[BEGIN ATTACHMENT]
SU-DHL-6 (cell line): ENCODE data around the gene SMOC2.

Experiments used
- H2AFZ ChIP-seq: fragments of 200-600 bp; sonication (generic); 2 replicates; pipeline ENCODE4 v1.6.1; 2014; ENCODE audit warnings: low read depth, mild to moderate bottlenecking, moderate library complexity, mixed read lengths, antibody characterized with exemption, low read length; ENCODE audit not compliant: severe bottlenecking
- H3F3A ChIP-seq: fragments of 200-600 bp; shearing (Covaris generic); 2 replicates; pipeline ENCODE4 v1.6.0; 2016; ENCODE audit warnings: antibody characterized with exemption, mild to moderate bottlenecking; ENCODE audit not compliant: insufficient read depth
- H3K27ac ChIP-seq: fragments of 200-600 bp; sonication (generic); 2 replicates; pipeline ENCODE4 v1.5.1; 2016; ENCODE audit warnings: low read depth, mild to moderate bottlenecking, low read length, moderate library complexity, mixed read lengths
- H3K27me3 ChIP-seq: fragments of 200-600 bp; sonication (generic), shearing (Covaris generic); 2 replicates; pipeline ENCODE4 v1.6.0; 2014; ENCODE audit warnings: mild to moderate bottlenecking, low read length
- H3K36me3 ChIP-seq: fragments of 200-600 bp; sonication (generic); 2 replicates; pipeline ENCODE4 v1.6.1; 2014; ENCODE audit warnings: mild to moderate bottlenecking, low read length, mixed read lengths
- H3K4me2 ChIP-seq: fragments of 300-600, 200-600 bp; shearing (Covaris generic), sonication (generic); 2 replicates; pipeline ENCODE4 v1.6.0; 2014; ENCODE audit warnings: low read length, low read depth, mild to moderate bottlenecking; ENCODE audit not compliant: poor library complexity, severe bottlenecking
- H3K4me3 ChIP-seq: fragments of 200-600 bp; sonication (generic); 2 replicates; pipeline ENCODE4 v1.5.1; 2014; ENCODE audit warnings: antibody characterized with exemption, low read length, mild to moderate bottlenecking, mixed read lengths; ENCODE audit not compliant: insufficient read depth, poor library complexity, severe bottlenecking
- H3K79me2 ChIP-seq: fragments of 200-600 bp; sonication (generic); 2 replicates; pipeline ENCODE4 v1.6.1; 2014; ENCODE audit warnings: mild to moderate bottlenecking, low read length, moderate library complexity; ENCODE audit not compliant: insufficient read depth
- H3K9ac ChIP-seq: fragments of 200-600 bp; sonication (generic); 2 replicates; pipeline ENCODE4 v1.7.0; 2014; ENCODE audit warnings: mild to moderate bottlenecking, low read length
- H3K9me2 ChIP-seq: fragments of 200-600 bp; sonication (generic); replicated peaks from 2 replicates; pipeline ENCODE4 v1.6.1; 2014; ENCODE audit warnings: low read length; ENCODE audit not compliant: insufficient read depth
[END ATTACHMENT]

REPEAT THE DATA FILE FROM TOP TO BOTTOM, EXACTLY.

SU-DHL-6 (cell line): ENCODE data around the gene SMOC2.

Experiments used
- H2AFZ ChIP-seq: fragments of 200-600 bp; sonication (generic); 2 replicates; pipeline ENCODE4 v1.6.1; 2014; ENCODE audit warnings: low read depth, mild to moderate bottlenecking, moderate library complexity, mixed read lengths, antibody characterized with exemption, low read length; ENCODE audit not compliant: severe bottlenecking
- H3F3A ChIP-seq: fragments of 200-600 bp; shearing (Covaris generic); 2 replicates; pipeline ENCODE4 v1.6.0; 2016; ENCODE audit warnings: antibody characterized with exemption, mild to moderate bottlenecking; ENCODE audit not compliant: insufficient read depth
- H3K27ac ChIP-seq: fragments of 200-600 bp; sonication (generic); 2 replicates; pipeline ENCODE4 v1.5.1; 2016; ENCODE audit warnings: low read depth, mild to moderate bottlenecking, low read length, moderate library complexity, mixed read lengths
- H3K27me3 ChIP-seq: fragments of 200-600 bp; sonication (generic), shearing (Covaris generic); 2 replicates; pipeline ENCODE4 v1.6.0; 2014; ENCODE audit warnings: mild to moderate bottlenecking, low read length
- H3K36me3 ChIP-seq: fragments of 200-600 bp; sonication (generic); 2 replicates; pipeline ENCODE4 v1.6.1; 2014; ENCODE audit warnings: mild to moderate bottlenecking, low read length, mixed read lengths
- H3K4me2 ChIP-seq: fragments of 300-600, 200-600 bp; shearing (Covaris generic), sonication (generic); 2 replicates; pipeline ENCODE4 v1.6.0; 2014; ENCODE audit warnings: low read length, low read depth, mild to moderate bottlenecking; ENCODE audit not compliant: poor library complexity, severe bottlenecking
- H3K4me3 ChIP-seq: fragments of 200-600 bp; sonication (generic); 2 replicates; pipeline ENCODE4 v1.5.1; 2014; ENCODE audit warnings: antibody characterized with exemption, low read length, mild to moderate bottlenecking, mixed read lengths; ENCODE audit not compliant: insufficient read depth, poor library complexity, severe bottlenecking
- H3K79me2 ChIP-seq: fragments of 200-600 bp; sonication (generic); 2 replicates; pipeline ENCODE4 v1.6.1; 2014; ENCODE audit warnings: mild to moderate bottlenecking, low read length, moderate library complexity; ENCODE audit not compliant: insufficient read depth
- H3K9ac ChIP-seq: fragments of 200-600 bp; sonication (generic); 2 replicates; pipeline ENCODE4 v1.7.0; 2014; ENCODE audit warnings: mild to moderate bottlenecking, low read length
- H3K9me2 ChIP-seq: fragments of 200-600 bp; sonication (generic); replicated peaks from 2 replicates; pipeline ENCODE4 v1.6.1; 2014; ENCODE audit warnings: low read length; ENCODE audit not compliant: insufficient read depth